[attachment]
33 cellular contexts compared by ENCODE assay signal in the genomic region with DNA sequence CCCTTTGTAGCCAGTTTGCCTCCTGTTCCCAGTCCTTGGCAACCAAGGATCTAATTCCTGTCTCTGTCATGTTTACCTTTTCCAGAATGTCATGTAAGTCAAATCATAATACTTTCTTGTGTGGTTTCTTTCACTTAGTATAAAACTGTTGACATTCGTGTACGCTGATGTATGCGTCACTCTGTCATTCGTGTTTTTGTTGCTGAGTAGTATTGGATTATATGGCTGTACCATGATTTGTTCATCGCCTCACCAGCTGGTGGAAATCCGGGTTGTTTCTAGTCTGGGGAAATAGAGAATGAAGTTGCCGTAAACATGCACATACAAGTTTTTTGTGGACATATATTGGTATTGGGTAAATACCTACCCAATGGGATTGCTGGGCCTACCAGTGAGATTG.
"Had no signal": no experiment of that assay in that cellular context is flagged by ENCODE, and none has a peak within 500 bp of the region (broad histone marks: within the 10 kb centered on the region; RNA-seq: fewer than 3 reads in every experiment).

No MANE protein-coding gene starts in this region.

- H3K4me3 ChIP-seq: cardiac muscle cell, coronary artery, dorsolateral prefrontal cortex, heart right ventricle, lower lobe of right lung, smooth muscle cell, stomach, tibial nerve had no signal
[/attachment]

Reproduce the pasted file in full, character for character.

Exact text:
33 cellular contexts compared by ENCODE assay signal in the genomic region with DNA sequence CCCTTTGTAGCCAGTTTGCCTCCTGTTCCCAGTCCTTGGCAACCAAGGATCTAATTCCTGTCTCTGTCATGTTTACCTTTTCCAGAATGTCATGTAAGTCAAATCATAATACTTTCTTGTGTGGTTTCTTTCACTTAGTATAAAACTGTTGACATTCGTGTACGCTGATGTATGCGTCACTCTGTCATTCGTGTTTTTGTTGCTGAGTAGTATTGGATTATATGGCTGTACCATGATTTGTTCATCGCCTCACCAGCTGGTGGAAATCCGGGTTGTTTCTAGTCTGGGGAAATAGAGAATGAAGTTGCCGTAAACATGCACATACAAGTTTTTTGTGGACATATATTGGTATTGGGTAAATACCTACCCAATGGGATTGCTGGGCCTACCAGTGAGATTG.
"Had no signal": no experiment of that assay in that cellular context is flagged by ENCODE, and none has a peak within 500 bp of the region (broad histone marks: within the 10 kb centered on the region; RNA-seq: fewer than 3 reads in every experiment).

No MANE protein-coding gene starts in this region.

- H3K4me3 ChIP-seq: cardiac muscle cell, coronary artery, dorsolateral prefrontal cortex, heart right ventricle, lower lobe of right lung, smooth muscle cell, stomach, tibial nerve had no signal